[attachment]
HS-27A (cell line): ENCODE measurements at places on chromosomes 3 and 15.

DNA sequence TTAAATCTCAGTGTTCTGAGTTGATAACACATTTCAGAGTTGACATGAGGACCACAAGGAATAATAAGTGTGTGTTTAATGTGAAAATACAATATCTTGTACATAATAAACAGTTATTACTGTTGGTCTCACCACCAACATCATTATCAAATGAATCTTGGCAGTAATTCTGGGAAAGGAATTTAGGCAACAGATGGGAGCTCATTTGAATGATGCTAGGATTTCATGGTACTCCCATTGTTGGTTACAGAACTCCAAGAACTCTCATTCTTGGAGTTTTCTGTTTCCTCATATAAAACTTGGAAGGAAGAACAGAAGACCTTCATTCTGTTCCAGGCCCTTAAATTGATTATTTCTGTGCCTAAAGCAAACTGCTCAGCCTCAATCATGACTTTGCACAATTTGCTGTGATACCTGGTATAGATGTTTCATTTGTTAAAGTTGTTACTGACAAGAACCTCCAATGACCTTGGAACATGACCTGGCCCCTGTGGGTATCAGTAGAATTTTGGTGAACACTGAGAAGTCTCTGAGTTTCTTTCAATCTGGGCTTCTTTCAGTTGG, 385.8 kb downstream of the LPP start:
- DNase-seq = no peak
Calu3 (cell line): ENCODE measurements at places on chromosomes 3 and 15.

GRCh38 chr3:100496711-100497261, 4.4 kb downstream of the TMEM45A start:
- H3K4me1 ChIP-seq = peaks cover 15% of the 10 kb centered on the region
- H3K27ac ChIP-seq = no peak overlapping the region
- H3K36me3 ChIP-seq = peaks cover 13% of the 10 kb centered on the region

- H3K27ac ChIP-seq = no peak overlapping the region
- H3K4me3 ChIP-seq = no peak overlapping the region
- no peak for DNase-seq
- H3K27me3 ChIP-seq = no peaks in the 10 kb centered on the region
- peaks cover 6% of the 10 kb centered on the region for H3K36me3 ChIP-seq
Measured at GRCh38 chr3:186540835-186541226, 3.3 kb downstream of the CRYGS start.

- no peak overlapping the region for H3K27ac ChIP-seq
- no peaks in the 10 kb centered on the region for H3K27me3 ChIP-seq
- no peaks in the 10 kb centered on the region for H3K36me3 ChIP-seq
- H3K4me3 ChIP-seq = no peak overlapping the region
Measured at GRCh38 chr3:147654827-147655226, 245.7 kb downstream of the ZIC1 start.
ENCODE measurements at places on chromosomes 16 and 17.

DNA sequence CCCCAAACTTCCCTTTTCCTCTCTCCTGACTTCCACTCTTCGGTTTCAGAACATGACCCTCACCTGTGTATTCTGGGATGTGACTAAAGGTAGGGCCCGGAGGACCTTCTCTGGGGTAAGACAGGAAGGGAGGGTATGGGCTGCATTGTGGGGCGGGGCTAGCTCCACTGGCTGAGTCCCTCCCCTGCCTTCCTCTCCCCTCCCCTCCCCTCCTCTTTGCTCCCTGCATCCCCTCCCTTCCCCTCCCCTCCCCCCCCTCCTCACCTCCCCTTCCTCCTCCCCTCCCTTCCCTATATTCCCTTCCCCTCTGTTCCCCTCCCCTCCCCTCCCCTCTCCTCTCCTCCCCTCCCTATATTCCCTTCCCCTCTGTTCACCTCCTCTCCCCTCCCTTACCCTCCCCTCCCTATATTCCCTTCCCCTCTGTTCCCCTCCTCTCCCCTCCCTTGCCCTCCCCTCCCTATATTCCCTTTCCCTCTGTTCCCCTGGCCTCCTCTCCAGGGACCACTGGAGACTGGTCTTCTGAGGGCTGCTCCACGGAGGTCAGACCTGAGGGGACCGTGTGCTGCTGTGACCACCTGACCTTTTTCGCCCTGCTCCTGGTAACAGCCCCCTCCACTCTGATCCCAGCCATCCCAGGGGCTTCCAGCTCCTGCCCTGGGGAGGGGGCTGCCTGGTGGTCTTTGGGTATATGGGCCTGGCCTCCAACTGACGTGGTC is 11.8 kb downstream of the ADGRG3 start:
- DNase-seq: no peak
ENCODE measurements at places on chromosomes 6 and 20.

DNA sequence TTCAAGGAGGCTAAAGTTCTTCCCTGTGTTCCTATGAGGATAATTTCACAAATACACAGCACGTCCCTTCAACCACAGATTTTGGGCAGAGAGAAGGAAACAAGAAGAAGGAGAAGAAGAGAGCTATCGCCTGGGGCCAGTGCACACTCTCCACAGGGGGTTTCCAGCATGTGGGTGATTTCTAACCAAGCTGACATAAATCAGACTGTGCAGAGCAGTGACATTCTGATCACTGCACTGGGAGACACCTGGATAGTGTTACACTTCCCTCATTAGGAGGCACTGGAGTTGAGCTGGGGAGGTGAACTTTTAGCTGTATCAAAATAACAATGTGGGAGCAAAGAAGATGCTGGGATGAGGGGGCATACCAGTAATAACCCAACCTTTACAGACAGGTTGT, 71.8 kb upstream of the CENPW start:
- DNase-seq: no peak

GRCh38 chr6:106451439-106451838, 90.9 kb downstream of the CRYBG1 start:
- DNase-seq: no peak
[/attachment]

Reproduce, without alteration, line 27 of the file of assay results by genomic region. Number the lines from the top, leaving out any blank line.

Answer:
- DNase-seq: no peak